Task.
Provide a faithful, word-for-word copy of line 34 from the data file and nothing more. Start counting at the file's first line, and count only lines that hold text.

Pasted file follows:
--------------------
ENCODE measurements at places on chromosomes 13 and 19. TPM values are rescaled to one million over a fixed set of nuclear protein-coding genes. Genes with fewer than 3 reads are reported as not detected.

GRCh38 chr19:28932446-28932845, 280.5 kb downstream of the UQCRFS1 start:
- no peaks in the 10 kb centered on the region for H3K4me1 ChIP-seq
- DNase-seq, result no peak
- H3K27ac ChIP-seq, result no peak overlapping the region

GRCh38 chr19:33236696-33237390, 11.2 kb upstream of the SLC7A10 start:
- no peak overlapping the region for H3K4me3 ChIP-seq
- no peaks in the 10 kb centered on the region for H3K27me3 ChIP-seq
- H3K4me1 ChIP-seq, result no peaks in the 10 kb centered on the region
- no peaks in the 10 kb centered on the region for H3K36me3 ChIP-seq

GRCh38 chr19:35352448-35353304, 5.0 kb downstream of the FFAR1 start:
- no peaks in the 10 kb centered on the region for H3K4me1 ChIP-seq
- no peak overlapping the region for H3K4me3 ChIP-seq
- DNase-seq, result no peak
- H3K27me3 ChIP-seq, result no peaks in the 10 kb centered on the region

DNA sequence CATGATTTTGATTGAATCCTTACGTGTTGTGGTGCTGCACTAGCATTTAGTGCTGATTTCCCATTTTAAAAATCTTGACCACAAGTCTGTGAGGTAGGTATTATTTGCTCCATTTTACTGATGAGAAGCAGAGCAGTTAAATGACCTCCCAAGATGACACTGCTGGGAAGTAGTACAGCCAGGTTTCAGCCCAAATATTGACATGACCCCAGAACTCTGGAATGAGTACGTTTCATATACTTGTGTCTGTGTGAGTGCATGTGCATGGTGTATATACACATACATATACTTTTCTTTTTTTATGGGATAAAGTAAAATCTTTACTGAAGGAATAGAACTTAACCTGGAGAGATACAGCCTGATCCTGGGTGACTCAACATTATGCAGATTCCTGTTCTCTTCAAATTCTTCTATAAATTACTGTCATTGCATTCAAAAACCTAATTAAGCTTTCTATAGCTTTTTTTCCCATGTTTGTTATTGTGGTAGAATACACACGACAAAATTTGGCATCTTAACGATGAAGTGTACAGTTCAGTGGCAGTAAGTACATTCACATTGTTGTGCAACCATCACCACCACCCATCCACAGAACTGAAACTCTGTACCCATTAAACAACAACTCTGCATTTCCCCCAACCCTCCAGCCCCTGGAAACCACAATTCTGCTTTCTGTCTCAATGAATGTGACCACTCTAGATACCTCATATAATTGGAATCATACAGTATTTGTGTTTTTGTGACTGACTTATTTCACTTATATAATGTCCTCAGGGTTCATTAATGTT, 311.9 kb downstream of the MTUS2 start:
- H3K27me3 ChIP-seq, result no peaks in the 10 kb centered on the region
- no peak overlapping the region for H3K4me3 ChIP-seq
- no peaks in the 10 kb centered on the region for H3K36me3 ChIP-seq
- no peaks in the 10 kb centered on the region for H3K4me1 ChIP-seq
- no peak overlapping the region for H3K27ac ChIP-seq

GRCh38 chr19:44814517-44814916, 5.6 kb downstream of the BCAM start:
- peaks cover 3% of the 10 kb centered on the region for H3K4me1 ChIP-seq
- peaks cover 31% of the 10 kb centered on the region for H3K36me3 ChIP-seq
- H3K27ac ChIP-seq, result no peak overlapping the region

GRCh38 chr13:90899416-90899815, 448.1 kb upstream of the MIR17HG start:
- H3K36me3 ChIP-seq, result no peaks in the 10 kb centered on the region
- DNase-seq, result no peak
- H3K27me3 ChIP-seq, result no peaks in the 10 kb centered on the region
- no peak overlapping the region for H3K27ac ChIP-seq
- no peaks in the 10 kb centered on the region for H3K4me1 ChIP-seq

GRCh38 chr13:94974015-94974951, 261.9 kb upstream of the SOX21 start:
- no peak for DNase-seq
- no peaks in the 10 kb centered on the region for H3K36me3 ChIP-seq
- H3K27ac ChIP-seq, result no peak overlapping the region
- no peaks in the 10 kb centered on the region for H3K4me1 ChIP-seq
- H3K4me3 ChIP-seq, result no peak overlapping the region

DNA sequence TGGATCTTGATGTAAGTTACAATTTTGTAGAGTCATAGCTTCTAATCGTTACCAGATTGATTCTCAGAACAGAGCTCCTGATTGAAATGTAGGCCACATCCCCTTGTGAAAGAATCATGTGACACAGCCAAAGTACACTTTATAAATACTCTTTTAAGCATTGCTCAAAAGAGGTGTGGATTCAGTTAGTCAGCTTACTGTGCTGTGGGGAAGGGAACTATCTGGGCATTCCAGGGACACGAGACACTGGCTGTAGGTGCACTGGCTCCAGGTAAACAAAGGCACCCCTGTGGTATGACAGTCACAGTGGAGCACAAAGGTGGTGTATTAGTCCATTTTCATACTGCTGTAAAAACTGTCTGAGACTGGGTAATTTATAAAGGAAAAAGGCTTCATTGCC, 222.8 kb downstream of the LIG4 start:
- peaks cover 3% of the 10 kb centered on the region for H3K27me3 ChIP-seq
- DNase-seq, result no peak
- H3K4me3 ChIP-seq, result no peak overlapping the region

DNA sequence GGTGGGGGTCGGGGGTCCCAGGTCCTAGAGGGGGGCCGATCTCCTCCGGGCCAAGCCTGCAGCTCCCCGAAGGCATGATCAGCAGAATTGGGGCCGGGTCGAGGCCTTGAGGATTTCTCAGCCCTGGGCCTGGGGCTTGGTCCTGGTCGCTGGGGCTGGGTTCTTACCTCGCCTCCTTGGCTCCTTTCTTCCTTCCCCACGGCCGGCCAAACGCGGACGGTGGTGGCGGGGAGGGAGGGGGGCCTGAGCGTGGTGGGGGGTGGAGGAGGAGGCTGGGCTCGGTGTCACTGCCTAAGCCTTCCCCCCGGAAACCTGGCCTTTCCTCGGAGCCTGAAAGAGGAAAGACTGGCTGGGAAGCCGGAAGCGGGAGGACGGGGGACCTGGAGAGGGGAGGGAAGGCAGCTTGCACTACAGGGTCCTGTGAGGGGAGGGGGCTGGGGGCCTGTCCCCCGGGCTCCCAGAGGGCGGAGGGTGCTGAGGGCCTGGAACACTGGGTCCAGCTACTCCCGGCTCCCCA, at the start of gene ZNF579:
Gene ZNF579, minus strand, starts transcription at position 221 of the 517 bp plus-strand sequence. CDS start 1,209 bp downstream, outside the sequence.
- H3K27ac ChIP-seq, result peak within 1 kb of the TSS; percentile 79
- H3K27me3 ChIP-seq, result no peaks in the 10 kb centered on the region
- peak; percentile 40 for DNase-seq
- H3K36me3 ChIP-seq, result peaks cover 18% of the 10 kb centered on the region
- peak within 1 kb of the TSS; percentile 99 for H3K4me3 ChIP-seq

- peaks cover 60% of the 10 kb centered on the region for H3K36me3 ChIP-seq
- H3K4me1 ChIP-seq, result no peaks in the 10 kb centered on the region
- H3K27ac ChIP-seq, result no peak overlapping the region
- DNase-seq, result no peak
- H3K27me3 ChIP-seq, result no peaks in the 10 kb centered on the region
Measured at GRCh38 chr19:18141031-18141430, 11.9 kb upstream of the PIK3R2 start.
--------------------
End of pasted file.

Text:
- no peaks in the 10 kb centered on the region for H3K36me3 ChIP-seq